Blue Christmas

When I finally got around to stringing up the outdoor Christmas lights this year there was a big surprise waiting at local stores: the shelves were practically cleaned out of holiday lights.

It used to be that lights were so abundant that you could go out after Christmas and get great deals for next year; don’t count on it this season.

Laura Northrup, local journalist, hamster enthusiast, and weekend editor at The Consumerist wrote of the nationwide shortage, “Somewhere, Clark Griswold weeps.”

Every store I went to was nearly sold out —but I ended up with several strands of white LED lights. The package said “bright white” but the LED’s have a decidedly weird blue tint. So much so that my son Alex came home from college and said, “Happy Hanukkah, Dad. You want me to get the menorah out of the basement?”

Don’t get me wrong, I’m down with Hanukkah —but these LED people better figure out a way to make “bright white” lights that give off the same warm golden glow of their incandescent cousins. Until then, pass me the dreidel.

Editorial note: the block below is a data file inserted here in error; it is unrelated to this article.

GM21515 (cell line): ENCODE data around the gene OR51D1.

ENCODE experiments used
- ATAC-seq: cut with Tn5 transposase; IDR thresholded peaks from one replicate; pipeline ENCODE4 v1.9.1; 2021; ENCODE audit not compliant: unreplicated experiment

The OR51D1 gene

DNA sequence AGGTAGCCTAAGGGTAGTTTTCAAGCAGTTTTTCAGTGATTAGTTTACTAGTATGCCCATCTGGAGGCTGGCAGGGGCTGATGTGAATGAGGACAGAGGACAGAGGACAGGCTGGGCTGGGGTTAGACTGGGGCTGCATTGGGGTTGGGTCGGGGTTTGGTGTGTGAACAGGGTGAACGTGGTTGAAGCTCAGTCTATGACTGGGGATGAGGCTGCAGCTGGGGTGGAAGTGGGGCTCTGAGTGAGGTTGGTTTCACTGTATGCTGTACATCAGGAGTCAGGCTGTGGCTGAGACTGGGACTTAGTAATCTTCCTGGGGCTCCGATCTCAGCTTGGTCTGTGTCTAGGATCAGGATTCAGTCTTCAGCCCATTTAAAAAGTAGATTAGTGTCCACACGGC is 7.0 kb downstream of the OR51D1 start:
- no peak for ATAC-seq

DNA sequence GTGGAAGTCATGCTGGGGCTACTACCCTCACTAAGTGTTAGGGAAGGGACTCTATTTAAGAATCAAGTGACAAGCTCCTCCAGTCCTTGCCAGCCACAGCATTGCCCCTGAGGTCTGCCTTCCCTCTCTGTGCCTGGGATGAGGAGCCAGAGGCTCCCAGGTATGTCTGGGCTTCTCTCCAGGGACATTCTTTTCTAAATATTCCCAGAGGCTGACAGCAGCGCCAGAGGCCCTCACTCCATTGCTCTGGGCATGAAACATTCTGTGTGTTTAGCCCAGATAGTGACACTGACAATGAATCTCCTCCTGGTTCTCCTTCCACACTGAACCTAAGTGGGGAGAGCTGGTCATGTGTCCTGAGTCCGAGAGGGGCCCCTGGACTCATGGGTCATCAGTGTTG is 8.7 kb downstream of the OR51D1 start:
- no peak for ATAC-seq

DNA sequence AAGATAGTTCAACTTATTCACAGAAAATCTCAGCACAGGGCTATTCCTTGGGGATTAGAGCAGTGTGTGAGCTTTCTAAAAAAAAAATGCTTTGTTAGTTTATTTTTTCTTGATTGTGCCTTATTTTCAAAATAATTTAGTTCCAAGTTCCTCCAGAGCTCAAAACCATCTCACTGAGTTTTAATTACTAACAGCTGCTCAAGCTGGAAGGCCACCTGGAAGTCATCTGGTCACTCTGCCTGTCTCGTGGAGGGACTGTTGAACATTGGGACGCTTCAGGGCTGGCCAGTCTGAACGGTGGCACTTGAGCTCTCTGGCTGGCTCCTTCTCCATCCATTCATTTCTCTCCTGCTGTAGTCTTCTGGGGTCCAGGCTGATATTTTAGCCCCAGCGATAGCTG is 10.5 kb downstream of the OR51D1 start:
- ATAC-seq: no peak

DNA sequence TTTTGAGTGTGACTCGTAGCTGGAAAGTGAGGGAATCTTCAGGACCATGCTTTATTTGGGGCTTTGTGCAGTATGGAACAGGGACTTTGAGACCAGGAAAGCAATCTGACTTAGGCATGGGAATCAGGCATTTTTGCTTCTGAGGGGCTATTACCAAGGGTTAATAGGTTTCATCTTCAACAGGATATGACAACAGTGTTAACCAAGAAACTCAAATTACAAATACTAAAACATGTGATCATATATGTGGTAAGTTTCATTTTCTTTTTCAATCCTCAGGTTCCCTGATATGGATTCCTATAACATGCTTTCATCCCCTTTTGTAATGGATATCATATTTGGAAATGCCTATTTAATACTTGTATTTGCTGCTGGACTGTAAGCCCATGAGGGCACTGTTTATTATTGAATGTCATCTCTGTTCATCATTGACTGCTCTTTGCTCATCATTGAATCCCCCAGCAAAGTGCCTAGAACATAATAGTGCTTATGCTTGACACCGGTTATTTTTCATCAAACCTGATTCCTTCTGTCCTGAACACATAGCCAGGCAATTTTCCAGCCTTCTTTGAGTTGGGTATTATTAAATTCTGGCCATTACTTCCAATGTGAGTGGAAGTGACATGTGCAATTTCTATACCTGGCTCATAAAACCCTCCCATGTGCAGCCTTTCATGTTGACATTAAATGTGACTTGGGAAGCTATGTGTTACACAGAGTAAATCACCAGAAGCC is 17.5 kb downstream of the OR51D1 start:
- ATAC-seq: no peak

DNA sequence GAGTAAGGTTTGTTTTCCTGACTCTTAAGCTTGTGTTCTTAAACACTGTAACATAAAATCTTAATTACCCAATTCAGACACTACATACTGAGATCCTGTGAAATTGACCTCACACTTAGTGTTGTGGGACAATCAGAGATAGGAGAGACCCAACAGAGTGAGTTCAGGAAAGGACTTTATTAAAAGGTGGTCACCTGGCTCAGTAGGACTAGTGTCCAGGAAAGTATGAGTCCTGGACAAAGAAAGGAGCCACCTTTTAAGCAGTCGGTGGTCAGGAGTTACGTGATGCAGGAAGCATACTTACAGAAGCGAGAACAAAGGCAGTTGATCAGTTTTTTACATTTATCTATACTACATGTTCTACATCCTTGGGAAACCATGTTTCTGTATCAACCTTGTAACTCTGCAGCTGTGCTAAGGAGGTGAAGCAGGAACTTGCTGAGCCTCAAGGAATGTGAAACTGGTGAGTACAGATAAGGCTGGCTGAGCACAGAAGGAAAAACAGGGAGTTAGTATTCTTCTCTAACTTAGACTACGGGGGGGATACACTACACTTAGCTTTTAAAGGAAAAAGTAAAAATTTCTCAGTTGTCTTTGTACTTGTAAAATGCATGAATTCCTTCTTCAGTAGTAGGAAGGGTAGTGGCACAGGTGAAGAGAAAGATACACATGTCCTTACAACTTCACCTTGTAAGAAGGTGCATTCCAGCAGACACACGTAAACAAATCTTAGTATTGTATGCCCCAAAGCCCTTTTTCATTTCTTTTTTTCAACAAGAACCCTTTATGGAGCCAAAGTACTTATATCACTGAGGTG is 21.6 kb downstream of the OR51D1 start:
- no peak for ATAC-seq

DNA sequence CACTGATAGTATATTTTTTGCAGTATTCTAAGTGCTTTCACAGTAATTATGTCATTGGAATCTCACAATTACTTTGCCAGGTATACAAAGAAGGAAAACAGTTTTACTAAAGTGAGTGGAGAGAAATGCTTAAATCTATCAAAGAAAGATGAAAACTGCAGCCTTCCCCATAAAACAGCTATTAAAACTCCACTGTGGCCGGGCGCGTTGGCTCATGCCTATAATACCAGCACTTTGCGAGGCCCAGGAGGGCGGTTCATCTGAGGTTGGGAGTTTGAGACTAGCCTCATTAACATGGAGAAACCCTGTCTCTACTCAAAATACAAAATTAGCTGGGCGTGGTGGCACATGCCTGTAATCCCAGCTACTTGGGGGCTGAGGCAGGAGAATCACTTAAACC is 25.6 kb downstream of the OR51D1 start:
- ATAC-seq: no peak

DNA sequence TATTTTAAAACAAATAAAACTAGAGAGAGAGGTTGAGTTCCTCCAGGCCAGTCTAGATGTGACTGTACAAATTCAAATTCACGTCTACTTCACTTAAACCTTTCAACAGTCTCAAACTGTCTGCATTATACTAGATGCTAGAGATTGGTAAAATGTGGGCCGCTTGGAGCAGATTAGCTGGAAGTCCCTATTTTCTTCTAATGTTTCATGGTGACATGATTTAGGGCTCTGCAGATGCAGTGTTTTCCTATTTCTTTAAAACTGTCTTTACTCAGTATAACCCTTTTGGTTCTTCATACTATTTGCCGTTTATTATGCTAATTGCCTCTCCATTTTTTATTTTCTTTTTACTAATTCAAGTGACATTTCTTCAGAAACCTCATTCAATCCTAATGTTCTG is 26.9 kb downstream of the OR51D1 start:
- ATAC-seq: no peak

5 thoughts on “Blue Christmas

  1. Laughing with your son. My husband insisted on blue lights outside. Personally, for me, blue has always signified Hanukkah. My neighbors repeatedly wish us Merry Chrismakah.

  2. Rob, sorry, but in all my years of growing up with the cheesy electric menorah in the window at Chanukah, the lights were always orange. Never blue. When the bulbs burned out, my father would head over to Sears or Korvettes (remember them?), buy the pack of Christmas bulbs, take the orange ones out and give the rest of the colors to the neighbors across the street who would sugar us up on candy canes and make us seriously envious of their Christmas tree.

  3. #3: Yes, I’ve mostly seen orange, yellow, or white lights on menorahs —but somehow Christians have come to believe that blue or blue & white outside lights signify Chanukah. This is interesting because none of the Jewish families I know now or who lived in my old neighborhood ever had lights outside. As they say, go figure.

    I love that you mention Korvettes. We had one in Carle Place that we could walk or ride our bikes to. They had a pretty good record department back in the days of vinyl.

    And in an unexpected way this brings us around to a fascinating topic, the origins of the name E.J. Korvettes:

  4. Rob and all Madeo’s;

    Warmest wishes for a Happy Holiday season and a Happy New Year.

    PS- Korvettes was where I bought my very first record album: Roxy Music Siren. I sat and played it over an over until I learned the bass line for ‘Love is The Drug.’

Leave a Reply

Your email address will not be published. Required fields are marked *